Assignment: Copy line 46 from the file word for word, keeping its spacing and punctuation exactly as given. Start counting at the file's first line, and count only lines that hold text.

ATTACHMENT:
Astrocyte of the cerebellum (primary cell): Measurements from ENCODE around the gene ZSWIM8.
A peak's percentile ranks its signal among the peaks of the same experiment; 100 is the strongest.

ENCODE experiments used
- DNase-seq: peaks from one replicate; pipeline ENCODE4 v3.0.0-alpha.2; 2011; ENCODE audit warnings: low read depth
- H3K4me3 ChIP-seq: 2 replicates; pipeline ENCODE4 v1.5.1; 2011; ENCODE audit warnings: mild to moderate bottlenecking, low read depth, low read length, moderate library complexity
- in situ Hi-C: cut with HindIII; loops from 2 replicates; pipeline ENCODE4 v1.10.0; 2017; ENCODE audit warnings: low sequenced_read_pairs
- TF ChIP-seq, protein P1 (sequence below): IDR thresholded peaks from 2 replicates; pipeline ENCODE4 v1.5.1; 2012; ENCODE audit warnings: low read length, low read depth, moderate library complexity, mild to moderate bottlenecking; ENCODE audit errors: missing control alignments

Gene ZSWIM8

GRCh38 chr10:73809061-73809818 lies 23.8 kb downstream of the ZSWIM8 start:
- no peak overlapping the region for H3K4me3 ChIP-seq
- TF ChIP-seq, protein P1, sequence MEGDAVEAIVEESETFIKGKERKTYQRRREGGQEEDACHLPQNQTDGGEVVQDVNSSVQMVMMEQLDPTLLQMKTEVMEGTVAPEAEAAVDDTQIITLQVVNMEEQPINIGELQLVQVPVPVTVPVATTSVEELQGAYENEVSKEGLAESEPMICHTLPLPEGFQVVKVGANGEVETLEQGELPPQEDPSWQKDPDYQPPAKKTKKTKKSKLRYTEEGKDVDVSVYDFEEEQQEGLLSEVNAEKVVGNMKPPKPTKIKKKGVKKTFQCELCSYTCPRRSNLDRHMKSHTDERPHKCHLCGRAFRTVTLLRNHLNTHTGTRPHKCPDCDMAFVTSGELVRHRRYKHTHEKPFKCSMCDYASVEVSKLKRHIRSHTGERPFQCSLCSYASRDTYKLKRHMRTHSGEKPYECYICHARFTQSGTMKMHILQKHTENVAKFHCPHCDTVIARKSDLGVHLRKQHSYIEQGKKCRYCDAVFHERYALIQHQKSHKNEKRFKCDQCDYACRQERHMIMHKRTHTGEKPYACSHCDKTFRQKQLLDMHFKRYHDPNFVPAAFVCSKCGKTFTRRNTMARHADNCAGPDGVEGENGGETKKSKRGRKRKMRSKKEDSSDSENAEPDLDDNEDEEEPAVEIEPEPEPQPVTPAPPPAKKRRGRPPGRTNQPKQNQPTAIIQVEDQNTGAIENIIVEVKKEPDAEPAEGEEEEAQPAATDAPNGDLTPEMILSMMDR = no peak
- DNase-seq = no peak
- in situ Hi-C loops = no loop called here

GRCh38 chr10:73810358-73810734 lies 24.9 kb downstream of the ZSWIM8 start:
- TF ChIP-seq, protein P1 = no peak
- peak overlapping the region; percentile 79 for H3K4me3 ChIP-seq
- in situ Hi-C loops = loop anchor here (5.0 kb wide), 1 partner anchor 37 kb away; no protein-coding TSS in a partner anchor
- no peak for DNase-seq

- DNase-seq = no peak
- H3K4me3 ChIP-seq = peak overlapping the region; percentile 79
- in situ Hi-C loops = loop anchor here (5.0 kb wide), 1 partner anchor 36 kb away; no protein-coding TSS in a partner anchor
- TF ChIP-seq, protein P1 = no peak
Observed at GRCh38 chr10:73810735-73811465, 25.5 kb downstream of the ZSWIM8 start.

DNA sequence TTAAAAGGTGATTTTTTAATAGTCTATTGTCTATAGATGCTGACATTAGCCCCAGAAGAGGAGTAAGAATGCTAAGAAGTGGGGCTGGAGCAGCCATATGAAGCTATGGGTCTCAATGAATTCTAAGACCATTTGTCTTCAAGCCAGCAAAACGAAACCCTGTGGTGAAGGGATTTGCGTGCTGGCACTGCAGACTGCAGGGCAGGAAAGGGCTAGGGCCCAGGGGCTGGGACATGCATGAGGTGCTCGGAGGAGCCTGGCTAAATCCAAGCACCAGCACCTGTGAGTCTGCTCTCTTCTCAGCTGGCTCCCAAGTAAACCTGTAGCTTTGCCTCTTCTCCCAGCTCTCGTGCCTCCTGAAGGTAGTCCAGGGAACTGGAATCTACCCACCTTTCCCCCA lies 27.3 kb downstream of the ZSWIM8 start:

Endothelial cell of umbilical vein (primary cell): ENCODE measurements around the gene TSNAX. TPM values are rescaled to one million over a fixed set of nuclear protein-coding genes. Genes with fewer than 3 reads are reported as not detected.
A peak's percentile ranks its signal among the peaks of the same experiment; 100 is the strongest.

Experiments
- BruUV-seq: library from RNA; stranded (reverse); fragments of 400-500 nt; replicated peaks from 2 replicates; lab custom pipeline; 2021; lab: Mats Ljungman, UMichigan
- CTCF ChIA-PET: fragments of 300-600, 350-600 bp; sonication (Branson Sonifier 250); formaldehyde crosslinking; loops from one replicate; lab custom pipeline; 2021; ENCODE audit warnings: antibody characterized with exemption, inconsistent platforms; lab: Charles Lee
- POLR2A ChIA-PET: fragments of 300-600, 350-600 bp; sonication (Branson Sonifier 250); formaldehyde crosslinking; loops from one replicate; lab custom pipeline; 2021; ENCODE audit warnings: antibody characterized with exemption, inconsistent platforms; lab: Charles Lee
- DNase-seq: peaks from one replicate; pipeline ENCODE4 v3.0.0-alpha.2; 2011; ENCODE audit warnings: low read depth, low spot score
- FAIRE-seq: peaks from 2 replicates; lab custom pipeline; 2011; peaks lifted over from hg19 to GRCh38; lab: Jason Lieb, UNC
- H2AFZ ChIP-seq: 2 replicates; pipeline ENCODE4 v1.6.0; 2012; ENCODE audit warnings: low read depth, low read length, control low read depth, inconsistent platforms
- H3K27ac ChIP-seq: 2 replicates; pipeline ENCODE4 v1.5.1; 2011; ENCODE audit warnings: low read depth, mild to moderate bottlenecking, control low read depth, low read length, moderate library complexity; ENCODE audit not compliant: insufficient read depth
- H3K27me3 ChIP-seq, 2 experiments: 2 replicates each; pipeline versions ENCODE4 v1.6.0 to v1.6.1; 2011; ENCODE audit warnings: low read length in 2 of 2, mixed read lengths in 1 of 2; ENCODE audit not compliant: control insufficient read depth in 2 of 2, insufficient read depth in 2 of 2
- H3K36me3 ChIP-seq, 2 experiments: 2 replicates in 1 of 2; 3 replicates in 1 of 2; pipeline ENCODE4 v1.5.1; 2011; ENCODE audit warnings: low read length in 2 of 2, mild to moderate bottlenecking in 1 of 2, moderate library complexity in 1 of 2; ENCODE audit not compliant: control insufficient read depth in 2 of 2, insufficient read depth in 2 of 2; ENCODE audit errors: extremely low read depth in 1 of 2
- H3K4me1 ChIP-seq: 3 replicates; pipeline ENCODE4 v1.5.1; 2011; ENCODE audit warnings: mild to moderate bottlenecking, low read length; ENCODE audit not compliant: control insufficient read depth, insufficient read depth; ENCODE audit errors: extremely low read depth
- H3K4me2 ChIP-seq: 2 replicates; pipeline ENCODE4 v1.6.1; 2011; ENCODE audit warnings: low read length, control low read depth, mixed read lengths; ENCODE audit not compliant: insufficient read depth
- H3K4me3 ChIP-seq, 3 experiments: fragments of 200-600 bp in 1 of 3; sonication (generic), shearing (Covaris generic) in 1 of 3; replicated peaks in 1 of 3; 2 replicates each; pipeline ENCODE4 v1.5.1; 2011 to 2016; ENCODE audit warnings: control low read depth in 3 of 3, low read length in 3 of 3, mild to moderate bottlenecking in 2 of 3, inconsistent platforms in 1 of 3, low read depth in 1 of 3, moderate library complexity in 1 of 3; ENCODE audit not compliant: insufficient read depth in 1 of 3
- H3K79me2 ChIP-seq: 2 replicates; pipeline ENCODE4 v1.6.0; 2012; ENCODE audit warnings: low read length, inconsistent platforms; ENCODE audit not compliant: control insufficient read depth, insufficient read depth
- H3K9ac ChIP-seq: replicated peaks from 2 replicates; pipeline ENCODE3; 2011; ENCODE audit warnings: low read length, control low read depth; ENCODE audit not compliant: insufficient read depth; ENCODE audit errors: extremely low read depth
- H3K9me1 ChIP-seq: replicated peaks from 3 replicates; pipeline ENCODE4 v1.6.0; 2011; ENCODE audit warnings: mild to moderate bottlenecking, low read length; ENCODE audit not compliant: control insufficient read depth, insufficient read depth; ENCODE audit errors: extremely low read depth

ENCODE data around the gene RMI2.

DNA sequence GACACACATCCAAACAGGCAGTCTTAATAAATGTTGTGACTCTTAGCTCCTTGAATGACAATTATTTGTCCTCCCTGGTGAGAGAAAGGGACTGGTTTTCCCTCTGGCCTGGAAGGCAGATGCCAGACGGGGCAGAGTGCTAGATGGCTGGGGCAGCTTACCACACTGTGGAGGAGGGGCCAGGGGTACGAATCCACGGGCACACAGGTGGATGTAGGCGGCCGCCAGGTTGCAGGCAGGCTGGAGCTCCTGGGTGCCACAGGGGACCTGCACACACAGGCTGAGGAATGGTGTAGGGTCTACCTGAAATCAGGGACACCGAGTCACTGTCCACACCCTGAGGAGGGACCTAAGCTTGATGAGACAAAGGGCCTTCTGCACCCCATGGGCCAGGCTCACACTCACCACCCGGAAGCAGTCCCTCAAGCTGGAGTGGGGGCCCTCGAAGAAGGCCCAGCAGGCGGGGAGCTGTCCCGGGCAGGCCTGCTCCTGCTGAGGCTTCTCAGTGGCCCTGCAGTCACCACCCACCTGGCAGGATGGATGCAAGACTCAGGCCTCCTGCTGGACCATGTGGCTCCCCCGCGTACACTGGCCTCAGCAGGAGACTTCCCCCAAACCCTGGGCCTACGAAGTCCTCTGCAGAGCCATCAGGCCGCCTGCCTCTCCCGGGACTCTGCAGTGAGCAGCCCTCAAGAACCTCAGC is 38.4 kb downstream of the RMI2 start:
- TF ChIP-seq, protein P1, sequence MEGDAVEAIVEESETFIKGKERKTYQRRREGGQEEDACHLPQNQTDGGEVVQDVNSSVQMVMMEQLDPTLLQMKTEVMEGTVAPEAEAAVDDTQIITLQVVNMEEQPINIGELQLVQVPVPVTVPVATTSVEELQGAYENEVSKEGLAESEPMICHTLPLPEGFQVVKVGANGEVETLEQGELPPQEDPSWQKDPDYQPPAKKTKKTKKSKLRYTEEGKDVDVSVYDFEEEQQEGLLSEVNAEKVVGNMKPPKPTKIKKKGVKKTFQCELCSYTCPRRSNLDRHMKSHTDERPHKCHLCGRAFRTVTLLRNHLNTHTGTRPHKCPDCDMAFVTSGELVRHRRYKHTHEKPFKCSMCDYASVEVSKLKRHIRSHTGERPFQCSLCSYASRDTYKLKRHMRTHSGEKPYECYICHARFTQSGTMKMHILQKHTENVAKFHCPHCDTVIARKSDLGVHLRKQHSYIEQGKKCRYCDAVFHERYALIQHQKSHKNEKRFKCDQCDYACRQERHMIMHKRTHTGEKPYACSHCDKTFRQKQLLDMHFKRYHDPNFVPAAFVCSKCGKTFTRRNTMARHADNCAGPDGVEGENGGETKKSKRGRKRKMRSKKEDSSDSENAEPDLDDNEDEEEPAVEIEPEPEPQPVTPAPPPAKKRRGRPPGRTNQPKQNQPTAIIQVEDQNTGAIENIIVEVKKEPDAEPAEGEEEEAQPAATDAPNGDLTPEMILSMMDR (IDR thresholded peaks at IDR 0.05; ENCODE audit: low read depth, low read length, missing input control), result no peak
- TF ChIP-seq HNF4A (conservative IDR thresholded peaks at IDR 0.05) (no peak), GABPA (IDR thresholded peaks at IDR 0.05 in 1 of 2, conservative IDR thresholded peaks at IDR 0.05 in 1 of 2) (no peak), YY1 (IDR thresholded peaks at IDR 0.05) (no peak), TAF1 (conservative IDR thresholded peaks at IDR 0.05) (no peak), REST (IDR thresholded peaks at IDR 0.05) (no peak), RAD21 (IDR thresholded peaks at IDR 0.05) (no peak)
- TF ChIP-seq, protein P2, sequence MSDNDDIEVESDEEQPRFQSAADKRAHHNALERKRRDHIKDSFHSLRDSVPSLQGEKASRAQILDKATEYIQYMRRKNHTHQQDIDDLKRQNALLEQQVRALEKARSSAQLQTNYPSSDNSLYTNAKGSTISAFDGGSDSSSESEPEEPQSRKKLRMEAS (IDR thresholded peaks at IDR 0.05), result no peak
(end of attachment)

- TF ChIP-seq HNF4A (conservative IDR thresholded peaks at IDR 0.05) (no peak), GABPA (IDR thresholded peaks at IDR 0.05 in 1 of 2, conservative IDR thresholded peaks at IDR 0.05 in 1 of 2) (no peak), YY1 (IDR thresholded peaks at IDR 0.05) (no peak), TAF1 (conservative IDR thresholded peaks at IDR 0.05) (no peak), REST (IDR thresholded peaks at IDR 0.05) (no peak), RAD21 (IDR thresholded peaks at IDR 0.05) (no peak)